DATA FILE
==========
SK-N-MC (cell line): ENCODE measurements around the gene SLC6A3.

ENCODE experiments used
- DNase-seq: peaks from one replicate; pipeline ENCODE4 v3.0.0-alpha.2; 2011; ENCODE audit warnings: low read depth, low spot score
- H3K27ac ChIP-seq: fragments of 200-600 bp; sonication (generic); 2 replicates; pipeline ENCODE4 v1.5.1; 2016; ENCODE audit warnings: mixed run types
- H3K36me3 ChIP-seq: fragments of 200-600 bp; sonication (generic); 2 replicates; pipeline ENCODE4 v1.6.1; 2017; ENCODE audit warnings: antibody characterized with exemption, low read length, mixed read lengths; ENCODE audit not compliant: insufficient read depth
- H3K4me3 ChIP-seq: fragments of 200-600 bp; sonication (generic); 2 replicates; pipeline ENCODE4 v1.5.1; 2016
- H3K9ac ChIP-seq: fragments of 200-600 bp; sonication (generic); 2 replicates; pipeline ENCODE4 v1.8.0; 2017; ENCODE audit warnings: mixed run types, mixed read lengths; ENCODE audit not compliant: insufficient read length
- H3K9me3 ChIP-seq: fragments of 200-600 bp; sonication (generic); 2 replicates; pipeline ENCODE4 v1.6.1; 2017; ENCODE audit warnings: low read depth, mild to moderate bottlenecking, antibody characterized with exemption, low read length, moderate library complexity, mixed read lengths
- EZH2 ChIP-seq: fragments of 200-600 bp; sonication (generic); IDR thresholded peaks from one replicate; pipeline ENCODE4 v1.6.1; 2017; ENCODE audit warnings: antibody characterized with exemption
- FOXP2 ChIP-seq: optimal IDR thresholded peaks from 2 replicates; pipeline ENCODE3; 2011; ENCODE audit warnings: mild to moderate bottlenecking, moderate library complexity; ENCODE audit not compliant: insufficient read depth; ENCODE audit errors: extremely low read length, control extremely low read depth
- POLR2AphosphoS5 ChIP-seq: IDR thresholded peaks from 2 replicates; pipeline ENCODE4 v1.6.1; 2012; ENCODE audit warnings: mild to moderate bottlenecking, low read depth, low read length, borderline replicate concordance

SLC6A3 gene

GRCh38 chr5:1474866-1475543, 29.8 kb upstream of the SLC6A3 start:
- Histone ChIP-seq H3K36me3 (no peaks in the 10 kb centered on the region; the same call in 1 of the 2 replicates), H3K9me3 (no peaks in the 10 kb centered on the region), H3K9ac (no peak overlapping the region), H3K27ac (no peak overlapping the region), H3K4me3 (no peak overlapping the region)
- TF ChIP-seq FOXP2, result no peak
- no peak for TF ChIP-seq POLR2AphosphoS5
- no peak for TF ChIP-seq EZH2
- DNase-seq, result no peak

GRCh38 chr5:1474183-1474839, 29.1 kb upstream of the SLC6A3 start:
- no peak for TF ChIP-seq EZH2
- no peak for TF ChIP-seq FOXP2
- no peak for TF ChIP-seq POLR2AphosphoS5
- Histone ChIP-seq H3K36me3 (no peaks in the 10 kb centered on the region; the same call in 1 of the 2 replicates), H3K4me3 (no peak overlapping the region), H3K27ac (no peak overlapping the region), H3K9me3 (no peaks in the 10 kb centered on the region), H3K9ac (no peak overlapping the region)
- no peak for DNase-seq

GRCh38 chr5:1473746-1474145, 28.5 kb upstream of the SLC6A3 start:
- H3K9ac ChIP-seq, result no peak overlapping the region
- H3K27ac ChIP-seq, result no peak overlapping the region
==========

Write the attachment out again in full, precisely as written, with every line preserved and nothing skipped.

SK-N-MC (cell line): ENCODE measurements around the gene SLC6A3.

ENCODE experiments used
- DNase-seq: peaks from one replicate; pipeline ENCODE4 v3.0.0-alpha.2; 2011; ENCODE audit warnings: low read depth, low spot score
- H3K27ac ChIP-seq: fragments of 200-600 bp; sonication (generic); 2 replicates; pipeline ENCODE4 v1.5.1; 2016; ENCODE audit warnings: mixed run types
- H3K36me3 ChIP-seq: fragments of 200-600 bp; sonication (generic); 2 replicates; pipeline ENCODE4 v1.6.1; 2017; ENCODE audit warnings: antibody characterized with exemption, low read length, mixed read lengths; ENCODE audit not compliant: insufficient read depth
- H3K4me3 ChIP-seq: fragments of 200-600 bp; sonication (generic); 2 replicates; pipeline ENCODE4 v1.5.1; 2016
- H3K9ac ChIP-seq: fragments of 200-600 bp; sonication (generic); 2 replicates; pipeline ENCODE4 v1.8.0; 2017; ENCODE audit warnings: mixed run types, mixed read lengths; ENCODE audit not compliant: insufficient read length
- H3K9me3 ChIP-seq: fragments of 200-600 bp; sonication (generic); 2 replicates; pipeline ENCODE4 v1.6.1; 2017; ENCODE audit warnings: low read depth, mild to moderate bottlenecking, antibody characterized with exemption, low read length, moderate library complexity, mixed read lengths
- EZH2 ChIP-seq: fragments of 200-600 bp; sonication (generic); IDR thresholded peaks from one replicate; pipeline ENCODE4 v1.6.1; 2017; ENCODE audit warnings: antibody characterized with exemption
- FOXP2 ChIP-seq: optimal IDR thresholded peaks from 2 replicates; pipeline ENCODE3; 2011; ENCODE audit warnings: mild to moderate bottlenecking, moderate library complexity; ENCODE audit not compliant: insufficient read depth; ENCODE audit errors: extremely low read length, control extremely low read depth
- POLR2AphosphoS5 ChIP-seq: IDR thresholded peaks from 2 replicates; pipeline ENCODE4 v1.6.1; 2012; ENCODE audit warnings: mild to moderate bottlenecking, low read depth, low read length, borderline replicate concordance

SLC6A3 gene

GRCh38 chr5:1474866-1475543, 29.8 kb upstream of the SLC6A3 start:
- Histone ChIP-seq H3K36me3 (no peaks in the 10 kb centered on the region; the same call in 1 of the 2 replicates), H3K9me3 (no peaks in the 10 kb centered on the region), H3K9ac (no peak overlapping the region), H3K27ac (no peak overlapping the region), H3K4me3 (no peak overlapping the region)
- TF ChIP-seq FOXP2, result no peak
- no peak for TF ChIP-seq POLR2AphosphoS5
- no peak for TF ChIP-seq EZH2
- DNase-seq, result no peak

GRCh38 chr5:1474183-1474839, 29.1 kb upstream of the SLC6A3 start:
- no peak for TF ChIP-seq EZH2
- no peak for TF ChIP-seq FOXP2
- no peak for TF ChIP-seq POLR2AphosphoS5
- Histone ChIP-seq H3K36me3 (no peaks in the 10 kb centered on the region; the same call in 1 of the 2 replicates), H3K4me3 (no peak overlapping the region), H3K27ac (no peak overlapping the region), H3K9me3 (no peaks in the 10 kb centered on the region), H3K9ac (no peak overlapping the region)
- no peak for DNase-seq

GRCh38 chr5:1473746-1474145, 28.5 kb upstream of the SLC6A3 start:
- H3K9ac ChIP-seq, result no peak overlapping the region
- H3K27ac ChIP-seq, result no peak overlapping the region